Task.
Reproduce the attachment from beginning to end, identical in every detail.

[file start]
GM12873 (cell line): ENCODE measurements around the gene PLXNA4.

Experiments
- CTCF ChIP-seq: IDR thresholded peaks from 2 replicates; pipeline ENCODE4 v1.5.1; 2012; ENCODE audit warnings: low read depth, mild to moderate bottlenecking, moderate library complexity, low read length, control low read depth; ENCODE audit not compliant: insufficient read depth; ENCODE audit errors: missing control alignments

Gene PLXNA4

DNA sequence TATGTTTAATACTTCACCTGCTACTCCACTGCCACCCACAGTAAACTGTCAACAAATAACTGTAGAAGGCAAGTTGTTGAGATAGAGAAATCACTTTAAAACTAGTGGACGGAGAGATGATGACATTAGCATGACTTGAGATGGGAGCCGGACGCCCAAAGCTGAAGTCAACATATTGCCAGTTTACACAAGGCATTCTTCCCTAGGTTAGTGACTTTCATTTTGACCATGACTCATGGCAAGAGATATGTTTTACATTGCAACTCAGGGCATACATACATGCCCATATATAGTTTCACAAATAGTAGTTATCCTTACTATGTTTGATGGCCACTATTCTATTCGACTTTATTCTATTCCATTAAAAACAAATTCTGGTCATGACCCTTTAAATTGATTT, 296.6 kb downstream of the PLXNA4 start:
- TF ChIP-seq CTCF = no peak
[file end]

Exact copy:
GM12873 (cell line): ENCODE measurements around the gene PLXNA4.

Experiments
- CTCF ChIP-seq: IDR thresholded peaks from 2 replicates; pipeline ENCODE4 v1.5.1; 2012; ENCODE audit warnings: low read depth, mild to moderate bottlenecking, moderate library complexity, low read length, control low read depth; ENCODE audit not compliant: insufficient read depth; ENCODE audit errors: missing control alignments

Gene PLXNA4

DNA sequence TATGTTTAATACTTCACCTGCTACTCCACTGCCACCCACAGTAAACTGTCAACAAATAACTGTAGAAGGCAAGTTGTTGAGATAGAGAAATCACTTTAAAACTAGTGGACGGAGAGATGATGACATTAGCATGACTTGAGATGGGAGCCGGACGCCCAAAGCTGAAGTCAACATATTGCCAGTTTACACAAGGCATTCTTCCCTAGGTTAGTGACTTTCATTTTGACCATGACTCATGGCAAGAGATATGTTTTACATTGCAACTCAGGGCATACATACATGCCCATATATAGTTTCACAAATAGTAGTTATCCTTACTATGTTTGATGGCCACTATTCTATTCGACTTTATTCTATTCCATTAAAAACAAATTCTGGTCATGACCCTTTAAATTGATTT, 296.6 kb downstream of the PLXNA4 start:
- TF ChIP-seq CTCF = no peak